He said that in preparation for the outcome of the U.S. presidential election, Korea should actively promote its investments in the U.S. (e.g. establishing factories in the U.S. and creating blue-collar jobs) and put in place policies in line with global standards that allow free business activities.



1 *An organization that reviews foreign investments in the United States and has the authority to suspend investments based on national security threats.


Korea-U.S. cooperation to reduce dependence on China for pharmaceutical raw materials and friendshoring needed


  Stephen Ezell, vice president of ITIF, gave a presentation during the session on "Korea-U.S. Bioscience Cooperation" and pointed out that Korea has high potential in the bioscience industry but has not yet achieved tangible results. He suggested that Korea and the US work together to create joint outcomes, such as reducing dependence on Chinese pharmaceutical raw materials.


  Korea has the fourth largest number of preclinical drugs in development as of 2022, after the United States, China, and the United Kingdom, and ranks third in the world in terms of the most cited biotechnology papers  worldwide 2 over the past decade, behind China and the United States. However, according to the Hamilton Index 3 developed by ITIF, Korea’s pharmaceutical sector is expected to be the worst-performing sector among the 10 strategically important industries in 2023.


  Ezell emphasized the need to expand various joint R&D initiatives between Korea and the U.S. and suggested that they jointly develop pharmaceutical raw materials to reduce dependence 4 on China and India, which dominate the market and expand friendshoring 5 .


2 *Percentage of the top 10% of the world's most cited biotechnology papers from 2012 to 2022.

3 *Measures the value added by each country in a given year. to ten strategically important industries: computers and electronics, electrical equipment, machinery and equipment, motor vehicles, other transportation, chemicals, basic metals, fabricated metals, IT and information services, pharmaceuticals.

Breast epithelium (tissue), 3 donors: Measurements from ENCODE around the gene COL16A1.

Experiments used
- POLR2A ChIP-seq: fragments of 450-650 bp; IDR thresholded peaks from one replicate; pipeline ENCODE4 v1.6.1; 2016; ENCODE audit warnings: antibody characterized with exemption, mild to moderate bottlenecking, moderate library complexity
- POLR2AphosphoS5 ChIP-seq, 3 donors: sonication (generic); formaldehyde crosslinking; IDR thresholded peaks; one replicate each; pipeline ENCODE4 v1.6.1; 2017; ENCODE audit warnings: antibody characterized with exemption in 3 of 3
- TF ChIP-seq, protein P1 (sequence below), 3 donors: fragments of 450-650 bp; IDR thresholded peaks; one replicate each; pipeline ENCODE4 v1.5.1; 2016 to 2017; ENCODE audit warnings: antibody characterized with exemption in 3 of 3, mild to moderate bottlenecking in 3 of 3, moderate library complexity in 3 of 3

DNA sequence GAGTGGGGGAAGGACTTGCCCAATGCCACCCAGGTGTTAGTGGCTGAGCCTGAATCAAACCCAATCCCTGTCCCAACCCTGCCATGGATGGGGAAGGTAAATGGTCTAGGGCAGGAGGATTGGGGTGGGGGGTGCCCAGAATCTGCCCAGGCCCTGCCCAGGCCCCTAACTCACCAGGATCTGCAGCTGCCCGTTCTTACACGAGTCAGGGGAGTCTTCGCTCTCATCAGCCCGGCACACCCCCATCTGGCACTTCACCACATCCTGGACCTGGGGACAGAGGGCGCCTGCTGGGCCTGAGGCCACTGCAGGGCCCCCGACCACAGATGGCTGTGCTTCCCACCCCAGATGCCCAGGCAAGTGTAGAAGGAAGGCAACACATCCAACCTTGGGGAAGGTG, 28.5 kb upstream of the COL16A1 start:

4 *85% of raw materials for FDA-approved generic drugs are from China and India (2021). 

US and EU share: 64% (2000) → 11% (2021)

5 *Securing major raw materials such as minerals, energy, and foodstuffs from friendly countries and building supply chains together.


  "Korea is distinguishing itself globally in digital healthcare and drug development using artificial intelligence," said Joon Kim, a professor at Korea University's College of Life Sciences & Biotechnology (and CEO of HAEL), who moderated the session. "However, compared to the US, regulations on new drugs are excessive, and investment in research and development is significantly lacking." He emphasized that to develop Korea's biotech industry, it is necessary to increase investment in R&D and infrastructure and establish an expedited drug approval process benchmarked on the U.S. regulatory system.

 Establish an AI R&D cooperation organization with friendly countries 


  Chi-Ung Song, a senior research fellow at the Science and Technology Policy Institute, who gave the presentation during the session on "Korea-U.S. AI Cooperation," emphasized that both countries are at the forefront of global AI research, with the U.S. leading the world in the number of AI research publications in 2022 (1,811) and Korea second (890), and the U.S. leading the world in the number of cumulative AI patents from 2015 to 2022 (9,292) and Korea second (7,380).

  This is because Africa is a geographically remote and unfamiliar market to Korea, and Korea's perception of Africa has been limited to resource development and infrastructure, or ODA (official development assistance).


  He suggested that Korea and the U.S. should take the lead in global AI R&D and proposed the establishment of a Multilateral AI Research Institute (MAIRI) under the leadership of the two countries, bringing together friendly nations with shared values.


[Attached] Overview of Advancing Together Seminar: Korea-U.S. Partnerships for Global Technology Leadership